Wheel Fitting – Offset

The offset of a vehicle’s wheel is the distance between the centerline of the wheel and the plane of the hub-mounting surface of the wheel. It can thus be either positive or negative, and is typically measured in millimeters. Offset has a significant effect on many elements of a vehicle’s suspension.

Offset is the location of the flat mounting surface of a wheel relative to the wheel’s centerline. Negative offset means that the mounting surface is toward the center of the car. Positive offset means that it’s toward the outside of the car. Offset affects many things other than just whether the wheel has the appearance of “sticking out” past the fender.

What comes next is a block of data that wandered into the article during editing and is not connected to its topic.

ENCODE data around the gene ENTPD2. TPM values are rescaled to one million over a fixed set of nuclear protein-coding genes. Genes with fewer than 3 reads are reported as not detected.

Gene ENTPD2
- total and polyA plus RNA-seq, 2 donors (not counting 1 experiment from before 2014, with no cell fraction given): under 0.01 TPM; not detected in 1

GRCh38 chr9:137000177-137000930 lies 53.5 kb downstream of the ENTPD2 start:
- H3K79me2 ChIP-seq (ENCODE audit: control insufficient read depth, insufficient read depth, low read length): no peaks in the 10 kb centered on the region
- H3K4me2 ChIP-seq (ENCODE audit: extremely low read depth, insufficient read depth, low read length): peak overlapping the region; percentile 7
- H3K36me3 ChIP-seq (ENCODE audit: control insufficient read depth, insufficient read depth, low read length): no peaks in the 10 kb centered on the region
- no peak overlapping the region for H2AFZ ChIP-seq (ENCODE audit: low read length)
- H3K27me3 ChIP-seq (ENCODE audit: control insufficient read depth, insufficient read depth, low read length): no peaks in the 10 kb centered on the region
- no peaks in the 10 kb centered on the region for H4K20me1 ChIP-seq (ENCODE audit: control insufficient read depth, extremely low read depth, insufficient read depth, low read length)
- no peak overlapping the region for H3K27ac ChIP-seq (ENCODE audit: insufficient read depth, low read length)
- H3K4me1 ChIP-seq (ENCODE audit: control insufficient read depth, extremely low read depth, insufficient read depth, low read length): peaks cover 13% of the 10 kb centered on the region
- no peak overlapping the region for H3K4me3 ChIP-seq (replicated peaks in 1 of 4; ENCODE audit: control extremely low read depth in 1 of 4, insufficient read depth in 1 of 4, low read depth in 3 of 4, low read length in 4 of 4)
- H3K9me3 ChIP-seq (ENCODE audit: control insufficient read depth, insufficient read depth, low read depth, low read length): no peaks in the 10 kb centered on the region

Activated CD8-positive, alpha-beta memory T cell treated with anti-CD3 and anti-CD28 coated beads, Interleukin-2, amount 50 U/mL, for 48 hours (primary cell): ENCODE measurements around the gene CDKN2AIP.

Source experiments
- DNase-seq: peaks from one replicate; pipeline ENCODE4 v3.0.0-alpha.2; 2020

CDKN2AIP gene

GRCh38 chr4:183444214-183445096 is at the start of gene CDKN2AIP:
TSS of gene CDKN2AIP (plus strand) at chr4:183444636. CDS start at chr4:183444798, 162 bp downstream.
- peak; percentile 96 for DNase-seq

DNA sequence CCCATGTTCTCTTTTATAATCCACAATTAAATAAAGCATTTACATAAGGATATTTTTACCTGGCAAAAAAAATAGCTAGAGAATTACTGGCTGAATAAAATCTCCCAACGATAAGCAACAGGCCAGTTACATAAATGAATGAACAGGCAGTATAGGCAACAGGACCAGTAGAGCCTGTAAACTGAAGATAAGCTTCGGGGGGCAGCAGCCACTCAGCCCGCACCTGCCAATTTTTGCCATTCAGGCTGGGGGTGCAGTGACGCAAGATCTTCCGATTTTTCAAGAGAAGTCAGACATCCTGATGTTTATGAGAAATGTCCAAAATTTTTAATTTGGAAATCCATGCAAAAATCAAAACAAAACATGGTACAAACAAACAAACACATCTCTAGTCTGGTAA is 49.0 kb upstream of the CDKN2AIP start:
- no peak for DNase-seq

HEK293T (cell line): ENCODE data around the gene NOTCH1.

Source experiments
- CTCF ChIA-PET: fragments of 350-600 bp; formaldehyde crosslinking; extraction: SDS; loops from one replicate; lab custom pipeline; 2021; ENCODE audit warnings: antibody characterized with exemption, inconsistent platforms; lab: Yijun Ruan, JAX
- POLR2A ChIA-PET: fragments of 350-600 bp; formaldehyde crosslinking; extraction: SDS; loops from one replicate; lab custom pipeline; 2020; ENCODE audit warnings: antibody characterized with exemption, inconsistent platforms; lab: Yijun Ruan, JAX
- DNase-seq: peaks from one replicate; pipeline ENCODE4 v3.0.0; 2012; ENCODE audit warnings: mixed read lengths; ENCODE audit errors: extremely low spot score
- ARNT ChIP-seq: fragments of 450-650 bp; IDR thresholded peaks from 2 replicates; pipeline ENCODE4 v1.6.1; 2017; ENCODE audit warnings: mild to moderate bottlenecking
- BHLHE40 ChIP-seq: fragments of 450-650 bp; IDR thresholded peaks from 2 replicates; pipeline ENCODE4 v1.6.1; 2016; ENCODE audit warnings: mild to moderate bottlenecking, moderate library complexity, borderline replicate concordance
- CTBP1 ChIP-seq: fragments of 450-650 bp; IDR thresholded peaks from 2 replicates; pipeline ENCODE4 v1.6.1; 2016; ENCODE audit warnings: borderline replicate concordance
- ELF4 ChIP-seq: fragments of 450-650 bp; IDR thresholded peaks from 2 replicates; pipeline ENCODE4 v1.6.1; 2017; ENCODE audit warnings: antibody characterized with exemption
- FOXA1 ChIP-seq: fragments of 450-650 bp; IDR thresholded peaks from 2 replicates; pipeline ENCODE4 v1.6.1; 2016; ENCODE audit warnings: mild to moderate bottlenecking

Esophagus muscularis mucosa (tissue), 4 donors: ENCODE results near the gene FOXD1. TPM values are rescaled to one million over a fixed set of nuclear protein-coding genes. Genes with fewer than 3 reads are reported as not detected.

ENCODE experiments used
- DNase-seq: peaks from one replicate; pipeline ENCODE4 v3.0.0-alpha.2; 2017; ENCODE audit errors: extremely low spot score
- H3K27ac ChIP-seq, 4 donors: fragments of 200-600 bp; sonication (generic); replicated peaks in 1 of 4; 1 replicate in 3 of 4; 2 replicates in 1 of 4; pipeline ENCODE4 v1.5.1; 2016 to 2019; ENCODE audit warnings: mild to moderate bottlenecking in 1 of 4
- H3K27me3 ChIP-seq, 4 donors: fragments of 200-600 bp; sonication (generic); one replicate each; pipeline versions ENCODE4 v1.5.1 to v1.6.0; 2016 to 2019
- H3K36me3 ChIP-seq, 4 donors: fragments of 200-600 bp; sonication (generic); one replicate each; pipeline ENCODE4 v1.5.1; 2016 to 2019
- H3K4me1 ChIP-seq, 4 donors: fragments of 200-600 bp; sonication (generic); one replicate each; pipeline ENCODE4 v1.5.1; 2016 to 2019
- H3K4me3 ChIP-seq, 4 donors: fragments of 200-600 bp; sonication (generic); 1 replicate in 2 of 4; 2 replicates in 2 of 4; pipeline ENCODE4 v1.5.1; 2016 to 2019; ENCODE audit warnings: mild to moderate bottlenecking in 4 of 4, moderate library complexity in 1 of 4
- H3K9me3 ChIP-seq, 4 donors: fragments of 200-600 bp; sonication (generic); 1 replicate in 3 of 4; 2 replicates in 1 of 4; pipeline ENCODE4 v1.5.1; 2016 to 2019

While not directly a matter of offset, brake caliper clearance is a related issue. If you have, or plan to have big brakes on your car, be sure that the wheels that you are going to use will fit over the caliper. It is best to get a wheel with enough dish to meet your offset specs and still fit your brakes. We recommend consulting your wheel and brake manufacturers ahead of time. Many aftermarket brake companies have templates of their brakes available that you can easily check against any wheel.

It is also worth noting that an average deviation of 5 mm is acceptable.


    • A positive (+) offset is when the mounting surface is shifted from the centerline toward the front or outside of the wheel.
    • A negative (-) offset is when the mounting surface is toward the back or brake side of the wheel’s centerline.
    • A zero offset is when the mounting surface is in the plane of the centerline.